HomeOpinionNew Perspectives: Ranking improvement key in Zim’s economic policy thrust

New Perspectives: Ranking improvement key in Zim’s economic policy thrust

By Pepukai Chivore
It is no secret that Zimbabwe’s ranking on a number of internationally recognised indices that project the country’s image and the ease of doing business environment has been sliding over the past two decades. Zimbabwe’s ranking in the Global Competitiveness Index (GCI) compiled by the World Economic Forum, Corruption Perception Index by the Transparency International, Doing Business Index by the World Bank and the Economic Freedom Index compiled by the Heritage Foundation, just to mention but a few have been consistently declining in comparison with regional peers.

Although some encouraging improvements have been scored recently especially on the doing-business front, a lot still needs to be done if the aspirations set out in the First National Development Strategy (2021-2025) (NDS1) are to be met. The NDS1, in paragraph 432 targets to improve the Global Competitiveness and Ease of Doing Business rankings to below 100. There are inconsistencies, however, in the NDS1 under the various clusters. Page 236 of the NDS1 targets an ease of doing business rank of 80 by 2025 under the Economic Growth and Sustainability Results Framework, while under the Governance Sector on page 302 the target for the same indicator is 100 by 2025.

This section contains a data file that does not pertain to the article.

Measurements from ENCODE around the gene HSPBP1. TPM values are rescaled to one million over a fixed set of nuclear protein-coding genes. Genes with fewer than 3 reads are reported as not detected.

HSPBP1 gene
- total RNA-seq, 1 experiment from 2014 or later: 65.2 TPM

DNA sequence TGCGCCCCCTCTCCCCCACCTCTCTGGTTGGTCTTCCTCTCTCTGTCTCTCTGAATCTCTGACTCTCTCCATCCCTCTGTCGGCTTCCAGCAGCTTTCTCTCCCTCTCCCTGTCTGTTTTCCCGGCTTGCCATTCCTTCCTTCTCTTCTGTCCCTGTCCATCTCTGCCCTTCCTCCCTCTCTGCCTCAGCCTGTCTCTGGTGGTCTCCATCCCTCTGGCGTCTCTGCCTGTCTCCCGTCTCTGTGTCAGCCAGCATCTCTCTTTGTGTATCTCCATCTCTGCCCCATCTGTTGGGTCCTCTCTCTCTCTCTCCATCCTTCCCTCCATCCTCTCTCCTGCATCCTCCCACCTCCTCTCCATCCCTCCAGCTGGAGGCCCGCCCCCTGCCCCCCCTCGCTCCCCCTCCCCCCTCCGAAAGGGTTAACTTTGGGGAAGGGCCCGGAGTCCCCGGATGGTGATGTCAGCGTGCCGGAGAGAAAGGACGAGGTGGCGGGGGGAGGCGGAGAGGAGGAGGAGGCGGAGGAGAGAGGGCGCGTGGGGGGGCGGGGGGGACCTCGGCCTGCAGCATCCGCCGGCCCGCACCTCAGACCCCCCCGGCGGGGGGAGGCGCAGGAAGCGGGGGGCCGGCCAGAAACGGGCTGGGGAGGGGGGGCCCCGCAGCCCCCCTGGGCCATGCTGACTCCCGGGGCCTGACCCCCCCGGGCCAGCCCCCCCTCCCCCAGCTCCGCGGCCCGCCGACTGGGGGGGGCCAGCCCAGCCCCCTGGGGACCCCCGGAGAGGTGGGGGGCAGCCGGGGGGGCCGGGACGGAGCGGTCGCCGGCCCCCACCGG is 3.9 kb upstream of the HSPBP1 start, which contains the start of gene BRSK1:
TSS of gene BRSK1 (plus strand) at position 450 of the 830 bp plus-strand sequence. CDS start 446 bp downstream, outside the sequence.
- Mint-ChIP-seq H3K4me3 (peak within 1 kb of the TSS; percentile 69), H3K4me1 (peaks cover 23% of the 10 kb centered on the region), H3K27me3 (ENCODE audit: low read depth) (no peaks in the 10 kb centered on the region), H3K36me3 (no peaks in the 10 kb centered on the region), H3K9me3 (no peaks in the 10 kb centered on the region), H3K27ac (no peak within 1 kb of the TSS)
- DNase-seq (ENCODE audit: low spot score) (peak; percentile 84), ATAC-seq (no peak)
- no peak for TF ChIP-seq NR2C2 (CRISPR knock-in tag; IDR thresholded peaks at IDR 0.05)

Under the Image Building, International engagement and Re-engagement Results Framework on page 281 of the NDS1, the country targets a competitiveness ranking of 109 out of 140. Be that as it may, the policy thrust is to improve the country’s rankings with a view to attracting investment and enhancing economic growth and development.

Under the Improved Country image, NDS1 targets to improve on the Good Country Index from 100/153 in 2020 to 90/153 by 2025; Improve on the Country Brand Ranking from 120/189 in 2020 to 100/189 by 2025; and Improve on the Global Happiness Index from 146/191 in 2020 to 100/191 by 2025. Although not in any way insurmountable, policymakers need to walk the talk if this is to be achieved.

The various Global Indices Reports identify formidable constraints to Zimbabwe’s competitiveness and doing business environment which include inefficiencies in the goods, labour and financial markets; slow uptake of new technology; low labour productivity; high tax rates; infrastructure deficiencies; multiplicity of business licenses/levies and corruption among other factors. Infrastructure deficiencies have been observed in electricity, transportation, water and communications which are the key enablers to productivity and hence competitiveness.

Other most problematic areas of doing business are identified as policy instability, foreign currency regulations, inefficient government bureaucracy, access to financing and corruption. These urgent issues have been put on the spotlight to direct our Policy Makers focus so that these can be confronted and resolved.